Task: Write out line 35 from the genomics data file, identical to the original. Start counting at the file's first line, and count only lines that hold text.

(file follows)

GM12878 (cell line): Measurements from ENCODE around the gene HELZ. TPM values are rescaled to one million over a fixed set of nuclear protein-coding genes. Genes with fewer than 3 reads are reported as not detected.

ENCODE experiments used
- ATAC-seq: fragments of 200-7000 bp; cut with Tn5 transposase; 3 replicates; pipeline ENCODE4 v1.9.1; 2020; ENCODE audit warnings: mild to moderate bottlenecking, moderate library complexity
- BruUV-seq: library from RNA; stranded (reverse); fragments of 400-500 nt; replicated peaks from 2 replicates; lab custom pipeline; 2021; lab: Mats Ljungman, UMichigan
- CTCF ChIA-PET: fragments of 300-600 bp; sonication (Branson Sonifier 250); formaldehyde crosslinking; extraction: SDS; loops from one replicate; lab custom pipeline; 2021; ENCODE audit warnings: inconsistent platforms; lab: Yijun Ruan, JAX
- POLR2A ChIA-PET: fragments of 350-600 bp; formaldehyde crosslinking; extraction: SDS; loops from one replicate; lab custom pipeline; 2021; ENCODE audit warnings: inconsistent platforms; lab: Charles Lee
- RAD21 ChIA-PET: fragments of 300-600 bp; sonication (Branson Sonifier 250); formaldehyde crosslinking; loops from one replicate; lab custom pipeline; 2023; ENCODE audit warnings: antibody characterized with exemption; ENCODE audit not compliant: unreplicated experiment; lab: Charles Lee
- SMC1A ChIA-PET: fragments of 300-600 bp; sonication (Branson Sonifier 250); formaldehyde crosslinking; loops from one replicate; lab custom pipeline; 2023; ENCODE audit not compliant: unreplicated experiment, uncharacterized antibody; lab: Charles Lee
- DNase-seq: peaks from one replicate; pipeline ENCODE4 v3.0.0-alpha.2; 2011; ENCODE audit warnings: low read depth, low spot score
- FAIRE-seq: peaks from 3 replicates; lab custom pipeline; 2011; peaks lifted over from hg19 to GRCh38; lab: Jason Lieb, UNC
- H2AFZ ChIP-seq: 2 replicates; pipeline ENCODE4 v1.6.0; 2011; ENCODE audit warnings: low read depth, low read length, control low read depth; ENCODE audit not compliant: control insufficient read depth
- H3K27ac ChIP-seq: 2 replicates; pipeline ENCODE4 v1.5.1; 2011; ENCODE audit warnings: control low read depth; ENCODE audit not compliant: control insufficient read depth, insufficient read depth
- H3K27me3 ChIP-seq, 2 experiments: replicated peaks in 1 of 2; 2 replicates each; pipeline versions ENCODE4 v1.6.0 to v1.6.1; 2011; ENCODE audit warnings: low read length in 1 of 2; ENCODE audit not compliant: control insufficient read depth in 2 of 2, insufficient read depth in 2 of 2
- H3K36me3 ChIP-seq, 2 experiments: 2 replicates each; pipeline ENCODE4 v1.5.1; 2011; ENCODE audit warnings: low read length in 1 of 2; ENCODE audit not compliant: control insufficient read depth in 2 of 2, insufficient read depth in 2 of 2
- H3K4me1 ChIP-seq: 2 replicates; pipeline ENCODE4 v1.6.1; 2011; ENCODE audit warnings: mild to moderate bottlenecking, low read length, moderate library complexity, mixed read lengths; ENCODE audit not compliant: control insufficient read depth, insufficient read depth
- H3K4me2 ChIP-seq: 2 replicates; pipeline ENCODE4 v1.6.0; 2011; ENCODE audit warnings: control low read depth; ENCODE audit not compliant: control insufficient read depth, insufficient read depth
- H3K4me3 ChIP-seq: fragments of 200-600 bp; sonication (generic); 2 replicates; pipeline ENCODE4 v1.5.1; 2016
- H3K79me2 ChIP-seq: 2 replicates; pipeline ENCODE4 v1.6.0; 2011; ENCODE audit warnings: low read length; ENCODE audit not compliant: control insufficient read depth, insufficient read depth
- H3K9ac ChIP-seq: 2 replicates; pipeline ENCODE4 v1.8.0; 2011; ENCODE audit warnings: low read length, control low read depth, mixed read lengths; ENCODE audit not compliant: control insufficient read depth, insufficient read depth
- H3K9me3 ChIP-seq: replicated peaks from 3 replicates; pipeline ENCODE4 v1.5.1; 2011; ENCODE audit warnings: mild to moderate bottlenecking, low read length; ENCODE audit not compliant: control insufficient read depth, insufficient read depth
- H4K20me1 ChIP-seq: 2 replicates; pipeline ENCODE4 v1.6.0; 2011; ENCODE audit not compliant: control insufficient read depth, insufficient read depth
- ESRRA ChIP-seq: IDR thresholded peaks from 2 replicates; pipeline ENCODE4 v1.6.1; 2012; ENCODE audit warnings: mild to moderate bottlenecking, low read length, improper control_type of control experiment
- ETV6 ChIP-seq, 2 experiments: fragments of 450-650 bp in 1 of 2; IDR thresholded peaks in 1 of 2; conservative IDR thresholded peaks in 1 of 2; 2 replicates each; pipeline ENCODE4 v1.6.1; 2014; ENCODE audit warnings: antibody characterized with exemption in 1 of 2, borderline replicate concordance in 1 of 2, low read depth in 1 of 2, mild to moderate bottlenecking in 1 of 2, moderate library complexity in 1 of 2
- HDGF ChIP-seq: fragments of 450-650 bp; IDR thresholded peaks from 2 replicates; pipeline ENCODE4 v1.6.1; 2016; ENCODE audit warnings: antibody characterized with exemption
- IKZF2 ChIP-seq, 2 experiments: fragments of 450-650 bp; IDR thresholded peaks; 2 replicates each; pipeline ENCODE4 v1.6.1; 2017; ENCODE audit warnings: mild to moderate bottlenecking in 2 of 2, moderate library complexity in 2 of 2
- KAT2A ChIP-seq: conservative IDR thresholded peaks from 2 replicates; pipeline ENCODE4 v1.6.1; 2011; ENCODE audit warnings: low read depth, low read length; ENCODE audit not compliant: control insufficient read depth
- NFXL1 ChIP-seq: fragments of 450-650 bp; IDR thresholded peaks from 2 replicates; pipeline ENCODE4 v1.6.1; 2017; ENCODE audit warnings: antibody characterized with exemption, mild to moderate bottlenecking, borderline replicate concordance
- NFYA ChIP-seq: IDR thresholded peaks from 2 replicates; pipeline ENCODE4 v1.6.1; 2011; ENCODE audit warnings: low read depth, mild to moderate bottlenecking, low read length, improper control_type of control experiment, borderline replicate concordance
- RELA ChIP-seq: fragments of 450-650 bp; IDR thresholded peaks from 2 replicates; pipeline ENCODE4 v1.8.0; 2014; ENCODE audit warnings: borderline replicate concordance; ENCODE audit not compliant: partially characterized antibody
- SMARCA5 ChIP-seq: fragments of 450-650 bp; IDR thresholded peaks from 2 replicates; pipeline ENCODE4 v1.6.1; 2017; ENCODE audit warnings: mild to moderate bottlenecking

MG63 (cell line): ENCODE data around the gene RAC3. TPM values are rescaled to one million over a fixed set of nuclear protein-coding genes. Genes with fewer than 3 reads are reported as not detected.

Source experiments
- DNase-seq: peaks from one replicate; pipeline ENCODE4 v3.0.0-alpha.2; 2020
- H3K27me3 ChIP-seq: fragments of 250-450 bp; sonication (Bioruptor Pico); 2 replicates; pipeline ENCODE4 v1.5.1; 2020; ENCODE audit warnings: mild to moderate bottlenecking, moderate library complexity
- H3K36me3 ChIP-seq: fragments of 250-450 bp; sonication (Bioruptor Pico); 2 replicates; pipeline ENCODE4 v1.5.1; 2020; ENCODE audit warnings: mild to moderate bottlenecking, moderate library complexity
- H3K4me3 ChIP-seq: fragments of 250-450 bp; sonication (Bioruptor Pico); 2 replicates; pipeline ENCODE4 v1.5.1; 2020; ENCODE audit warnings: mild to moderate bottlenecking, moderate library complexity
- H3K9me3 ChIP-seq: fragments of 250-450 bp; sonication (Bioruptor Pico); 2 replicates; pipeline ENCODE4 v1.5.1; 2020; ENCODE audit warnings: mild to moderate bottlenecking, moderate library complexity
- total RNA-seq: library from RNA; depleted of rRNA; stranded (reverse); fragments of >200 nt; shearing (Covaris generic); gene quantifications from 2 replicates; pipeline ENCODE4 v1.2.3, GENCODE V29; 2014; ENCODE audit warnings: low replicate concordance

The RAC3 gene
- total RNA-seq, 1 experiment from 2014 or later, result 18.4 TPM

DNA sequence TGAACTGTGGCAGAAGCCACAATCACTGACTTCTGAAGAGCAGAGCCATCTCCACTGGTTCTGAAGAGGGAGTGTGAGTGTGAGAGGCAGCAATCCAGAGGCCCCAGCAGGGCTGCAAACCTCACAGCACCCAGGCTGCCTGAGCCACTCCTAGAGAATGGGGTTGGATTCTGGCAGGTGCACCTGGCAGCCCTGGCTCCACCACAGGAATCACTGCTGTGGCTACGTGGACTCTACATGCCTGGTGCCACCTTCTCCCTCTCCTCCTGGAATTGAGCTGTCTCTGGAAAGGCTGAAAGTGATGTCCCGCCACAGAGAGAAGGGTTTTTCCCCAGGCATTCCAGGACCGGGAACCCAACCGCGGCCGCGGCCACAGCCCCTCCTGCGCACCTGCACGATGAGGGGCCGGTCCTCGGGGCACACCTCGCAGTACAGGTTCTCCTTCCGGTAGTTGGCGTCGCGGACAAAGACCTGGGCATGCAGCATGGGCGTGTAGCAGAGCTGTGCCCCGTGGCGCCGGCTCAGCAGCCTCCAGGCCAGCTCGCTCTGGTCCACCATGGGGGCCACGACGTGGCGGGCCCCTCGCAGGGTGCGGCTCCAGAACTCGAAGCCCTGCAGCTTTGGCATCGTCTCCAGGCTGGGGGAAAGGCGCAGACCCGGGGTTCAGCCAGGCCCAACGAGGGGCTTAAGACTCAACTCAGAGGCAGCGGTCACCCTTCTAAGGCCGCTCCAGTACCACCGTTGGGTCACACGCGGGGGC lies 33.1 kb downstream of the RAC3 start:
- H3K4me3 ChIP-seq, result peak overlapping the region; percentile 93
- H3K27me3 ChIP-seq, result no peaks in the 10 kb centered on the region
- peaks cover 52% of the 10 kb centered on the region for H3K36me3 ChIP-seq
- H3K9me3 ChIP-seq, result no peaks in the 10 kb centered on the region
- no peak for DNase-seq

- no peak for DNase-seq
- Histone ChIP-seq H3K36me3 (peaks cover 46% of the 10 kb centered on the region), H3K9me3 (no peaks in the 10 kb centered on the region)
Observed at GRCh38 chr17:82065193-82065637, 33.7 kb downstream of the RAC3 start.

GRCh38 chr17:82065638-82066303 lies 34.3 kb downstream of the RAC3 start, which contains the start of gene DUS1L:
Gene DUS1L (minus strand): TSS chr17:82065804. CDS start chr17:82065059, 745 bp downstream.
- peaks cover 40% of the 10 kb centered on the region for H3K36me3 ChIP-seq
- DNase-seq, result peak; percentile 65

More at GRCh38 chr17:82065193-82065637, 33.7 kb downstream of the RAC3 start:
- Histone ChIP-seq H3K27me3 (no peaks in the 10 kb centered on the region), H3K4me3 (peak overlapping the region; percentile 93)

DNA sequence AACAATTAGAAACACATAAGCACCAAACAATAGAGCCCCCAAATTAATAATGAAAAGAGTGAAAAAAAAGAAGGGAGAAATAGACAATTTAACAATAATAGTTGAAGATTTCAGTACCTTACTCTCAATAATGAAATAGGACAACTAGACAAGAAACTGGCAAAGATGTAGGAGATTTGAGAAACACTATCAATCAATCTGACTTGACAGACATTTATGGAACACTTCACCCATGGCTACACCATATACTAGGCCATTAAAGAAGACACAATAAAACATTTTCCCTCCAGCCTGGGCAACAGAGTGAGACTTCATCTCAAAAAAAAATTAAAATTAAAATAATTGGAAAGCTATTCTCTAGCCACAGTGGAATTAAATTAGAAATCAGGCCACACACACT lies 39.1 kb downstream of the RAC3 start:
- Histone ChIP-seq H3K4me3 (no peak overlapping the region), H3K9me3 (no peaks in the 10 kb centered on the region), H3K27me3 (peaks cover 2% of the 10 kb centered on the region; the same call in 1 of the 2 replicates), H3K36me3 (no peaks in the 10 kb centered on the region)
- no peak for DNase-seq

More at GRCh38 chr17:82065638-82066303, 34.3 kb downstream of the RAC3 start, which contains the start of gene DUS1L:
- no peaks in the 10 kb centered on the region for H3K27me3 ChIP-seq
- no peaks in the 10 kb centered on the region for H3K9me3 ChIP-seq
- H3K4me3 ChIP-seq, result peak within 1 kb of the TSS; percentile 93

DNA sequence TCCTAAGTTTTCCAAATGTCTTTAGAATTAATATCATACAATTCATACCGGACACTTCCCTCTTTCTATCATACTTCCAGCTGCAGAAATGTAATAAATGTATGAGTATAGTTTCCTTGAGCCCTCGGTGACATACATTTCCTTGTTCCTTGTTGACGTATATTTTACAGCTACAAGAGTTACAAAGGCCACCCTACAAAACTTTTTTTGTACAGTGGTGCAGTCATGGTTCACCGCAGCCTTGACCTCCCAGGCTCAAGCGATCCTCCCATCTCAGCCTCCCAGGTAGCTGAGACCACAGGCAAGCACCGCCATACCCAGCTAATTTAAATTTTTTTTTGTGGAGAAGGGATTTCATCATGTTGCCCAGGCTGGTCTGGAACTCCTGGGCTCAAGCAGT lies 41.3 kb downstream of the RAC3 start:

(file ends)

- H3K36me3 ChIP-seq: fragments of 250-450 bp; sonication (Bioruptor Pico); 2 replicates; pipeline ENCODE4 v1.5.1; 2020; ENCODE audit warnings: mild to moderate bottlenecking, moderate library complexity